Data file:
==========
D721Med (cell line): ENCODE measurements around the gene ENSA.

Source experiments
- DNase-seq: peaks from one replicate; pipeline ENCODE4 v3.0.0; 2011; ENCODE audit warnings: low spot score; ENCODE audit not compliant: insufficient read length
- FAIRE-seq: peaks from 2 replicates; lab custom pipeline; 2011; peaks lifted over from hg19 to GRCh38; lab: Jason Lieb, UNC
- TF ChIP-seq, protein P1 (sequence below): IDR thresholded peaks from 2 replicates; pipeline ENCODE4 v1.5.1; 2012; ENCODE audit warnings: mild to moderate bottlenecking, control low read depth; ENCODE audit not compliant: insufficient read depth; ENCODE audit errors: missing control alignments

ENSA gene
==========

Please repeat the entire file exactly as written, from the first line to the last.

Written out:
D721Med (cell line): ENCODE measurements around the gene ENSA.

Source experiments
- DNase-seq: peaks from one replicate; pipeline ENCODE4 v3.0.0; 2011; ENCODE audit warnings: low spot score; ENCODE audit not compliant: insufficient read length
- FAIRE-seq: peaks from 2 replicates; lab custom pipeline; 2011; peaks lifted over from hg19 to GRCh38; lab: Jason Lieb, UNC
- TF ChIP-seq, protein P1 (sequence below): IDR thresholded peaks from 2 replicates; pipeline ENCODE4 v1.5.1; 2012; ENCODE audit warnings: mild to moderate bottlenecking, control low read depth; ENCODE audit not compliant: insufficient read depth; ENCODE audit errors: missing control alignments

ENSA gene